System Bits: Nov. 13

DL allergen detection; folded optical devices; skin-like sensor.


Deep learning device identifies airborne allergens
To identify and measure airborne biological particles, or bioaerosols, that originate from living organisms such as plants or fungi, UCLA researchers have invented a portable device that uses holograms and machine learning.

The device is trained to recognize five common allergens — pollen from Bermuda grass, oak, ragweed and spores from two types of mold, and has shown an accuracy of 94 percent using deep learning.

The device weighs less than 600 grams.
Source: UCLA

The device pulls in air and traps particles on a sticky surface that is lit up by a laser, which generates a hologram. An image sensor chip scans the hologram and sends that data to a remote server, the team explained.

There, a type of artificial intelligence powered by a neural network cleans up the image, which is then run through an algorithm that crops it down to the sections that depict the biological particles. A second neural network classifies those particles from among a set of preloaded allergen types.
The device can be made from parts costing about $200. It weighs less than 600 grams — approximately the same as three smartphones — and measures about 14 centimeters wide, 17 centimeters long and 6 centimeters thick.

The researchers pointed out that because the device is controlled wirelessly, it could potentially be carried by unmanned vehicles such as drones, which would allow scientists to monitor sites that would otherwise be dangerous or difficult for humans to reach. It could also be used in a network of sensors covering a wide area, which would enable scientists to create maps of pollen, spore and microbe density.

Manipulating light in a new way
According to Andrei Faraon, professor of applied physics in Caltech‘s Division of Engineering and Applied Science, the next generation of electronic devices, ranging from personal health monitors and augmented reality headsets to sensitive scientific instruments that would only be found in a laboratory, will likely incorporate components that use metasurface optics.

He explained that metasurface optics manipulate light similarly to how a lens might—bending, focusing, or reflecting it—but do so in a finely controllable way using carefully designed microscopic structures on an otherwise flat surface, which makes them both compact and finely tunable, attractive qualities for electronic devices.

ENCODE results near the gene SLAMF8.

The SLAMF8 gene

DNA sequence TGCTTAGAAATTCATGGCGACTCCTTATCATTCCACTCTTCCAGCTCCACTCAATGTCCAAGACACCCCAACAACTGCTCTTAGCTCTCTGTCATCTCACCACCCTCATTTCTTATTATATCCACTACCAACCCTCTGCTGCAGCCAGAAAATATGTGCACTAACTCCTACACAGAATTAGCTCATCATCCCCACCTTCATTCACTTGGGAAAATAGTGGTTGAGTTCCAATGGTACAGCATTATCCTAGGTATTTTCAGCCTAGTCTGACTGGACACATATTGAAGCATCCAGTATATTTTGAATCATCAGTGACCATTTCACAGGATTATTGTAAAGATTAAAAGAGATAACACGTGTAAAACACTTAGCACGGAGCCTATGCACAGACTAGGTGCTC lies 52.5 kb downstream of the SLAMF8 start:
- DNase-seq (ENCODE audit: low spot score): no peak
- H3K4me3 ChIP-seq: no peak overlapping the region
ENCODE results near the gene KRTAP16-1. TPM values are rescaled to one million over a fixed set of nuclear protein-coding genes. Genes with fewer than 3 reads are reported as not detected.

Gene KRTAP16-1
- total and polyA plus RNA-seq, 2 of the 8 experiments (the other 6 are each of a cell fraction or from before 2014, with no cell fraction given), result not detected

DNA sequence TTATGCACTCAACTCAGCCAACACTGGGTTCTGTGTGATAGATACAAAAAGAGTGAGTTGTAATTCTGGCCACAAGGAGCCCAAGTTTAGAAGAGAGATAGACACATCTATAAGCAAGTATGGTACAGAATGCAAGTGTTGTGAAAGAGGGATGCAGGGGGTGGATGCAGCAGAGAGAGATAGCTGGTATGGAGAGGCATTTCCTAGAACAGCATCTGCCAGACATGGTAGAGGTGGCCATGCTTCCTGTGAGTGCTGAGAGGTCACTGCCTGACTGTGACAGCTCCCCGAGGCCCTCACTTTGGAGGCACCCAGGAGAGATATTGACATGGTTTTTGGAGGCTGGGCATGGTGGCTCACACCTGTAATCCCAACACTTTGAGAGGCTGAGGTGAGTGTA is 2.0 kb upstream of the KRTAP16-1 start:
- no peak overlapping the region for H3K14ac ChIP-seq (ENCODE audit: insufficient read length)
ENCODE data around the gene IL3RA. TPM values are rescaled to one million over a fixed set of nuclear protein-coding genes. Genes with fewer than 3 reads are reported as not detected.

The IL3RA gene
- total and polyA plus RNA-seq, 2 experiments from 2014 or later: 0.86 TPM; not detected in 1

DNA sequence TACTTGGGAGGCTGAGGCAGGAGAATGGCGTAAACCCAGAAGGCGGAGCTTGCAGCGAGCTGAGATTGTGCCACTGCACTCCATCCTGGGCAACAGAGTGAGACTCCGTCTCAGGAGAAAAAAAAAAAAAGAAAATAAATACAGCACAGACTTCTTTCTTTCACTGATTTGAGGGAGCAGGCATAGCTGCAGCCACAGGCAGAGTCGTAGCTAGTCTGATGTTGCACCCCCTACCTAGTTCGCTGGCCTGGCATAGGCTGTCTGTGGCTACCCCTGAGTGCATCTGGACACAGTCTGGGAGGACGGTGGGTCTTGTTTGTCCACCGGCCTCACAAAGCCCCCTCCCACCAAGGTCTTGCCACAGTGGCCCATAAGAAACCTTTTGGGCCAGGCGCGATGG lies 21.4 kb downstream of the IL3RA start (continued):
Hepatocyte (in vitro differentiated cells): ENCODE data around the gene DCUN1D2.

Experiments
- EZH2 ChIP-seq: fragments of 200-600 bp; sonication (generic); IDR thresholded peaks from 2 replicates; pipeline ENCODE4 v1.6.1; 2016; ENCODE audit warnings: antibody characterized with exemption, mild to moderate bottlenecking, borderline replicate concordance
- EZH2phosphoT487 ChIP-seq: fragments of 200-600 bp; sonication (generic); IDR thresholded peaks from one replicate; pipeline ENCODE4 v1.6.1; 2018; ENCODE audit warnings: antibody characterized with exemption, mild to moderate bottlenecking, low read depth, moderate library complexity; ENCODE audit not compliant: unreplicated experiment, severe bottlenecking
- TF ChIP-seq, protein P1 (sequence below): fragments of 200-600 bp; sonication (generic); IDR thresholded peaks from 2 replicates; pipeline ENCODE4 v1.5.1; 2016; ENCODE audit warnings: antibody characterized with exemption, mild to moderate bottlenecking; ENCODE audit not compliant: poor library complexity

An array of 11 metasurface-based optical spectrometers, pictured here before the final fabrication step. Each spectrometer is composed of three metasurfaces that disperse and focus light with different wavelengths to different points.
Source: Faraon Lab/Caltech

At the same time, engineers will need to overcome several challenges to make them widespread. The problem is that most optical systems require more than a single metasurface to function properly, Faraon said. In metasurface-based optical systems, most of the total volume inside the device is just free space through which light propagates between different elements. The need for this free space makes the overall device difficult to scale down, while integrating and aligning multiple metasurfaces into a single device can be complicated and expensive.

To overcome this, Faraon’s group has introduced a technology called “folded metasurface optics,” which is a way of printing multiple types of metasurfaces onto either side of a substrate, like glass. In this way, the substrate itself becomes the propagation space for the light.

As a proof of concept, the team used the technique to build a spectrometer, which is a scientific instrument for splitting light into different colors, or wavelengths, and measuring their corresponding intensities.

A compact spectrometer like the one developed by Faraon’s group has a variety of uses, including as a noninvasive blood-glucose measuring system that could be invaluable for diabetes patients. The platform uses multiple metasurface elements that are fabricated in a single step, so, in general, it provides a potential path toward complex but inexpensive optical systems, the team added.

Sensor maps blood-oxygen levels
Since injuries can’t heal without a constant influx of blood’s key ingredient — oxygen, a new flexible sensor has been developed by UC Berkeley engineers that can map blood-oxygen levels over large areas of skin, tissue and organs, potentially giving doctors a new way to monitor healing wounds in real time.

The sensor was made of an alternating array of printed light-emitting diodes and photodetectors that can detect blood-oxygen levels anywhere in the body. The sensor shines red and infrared light into the skin and detects the ratio of light that is reflected back.
Source: UC Berkeley

Yasser Khan, a graduate student in electrical engineering and computer sciences at UC Berkeley explained, “When you hear the word oximeter, the name for blood-oxygen sensors, rigid and bulky finger-clip sensors come into your mind. We wanted to break away from that, and show oximeters can be lightweight, thin and flexible.”
The sensor is made of organic electronics printed on bendable plastic that molds to the contours of the body. Unlike fingertip oximeters, it can detect blood-oxygen levels at nine points in a grid and can be placed anywhere on the skin. It could potentially be used to map oxygenation of skin grafts, or to look through the skin to monitor oxygen levels in transplanted organs, the researchers said.

Further, all medical applications that use oxygen monitoring could benefit from a wearable sensor, noted Ana Claudia Arias, a professor of electrical engineering and computer sciences at UC Berkeley. “Patients with diabetes, respiration diseases and even sleep apnea could use a sensor that could be worn anywhere to monitor blood-oxygen levels 24/7.”

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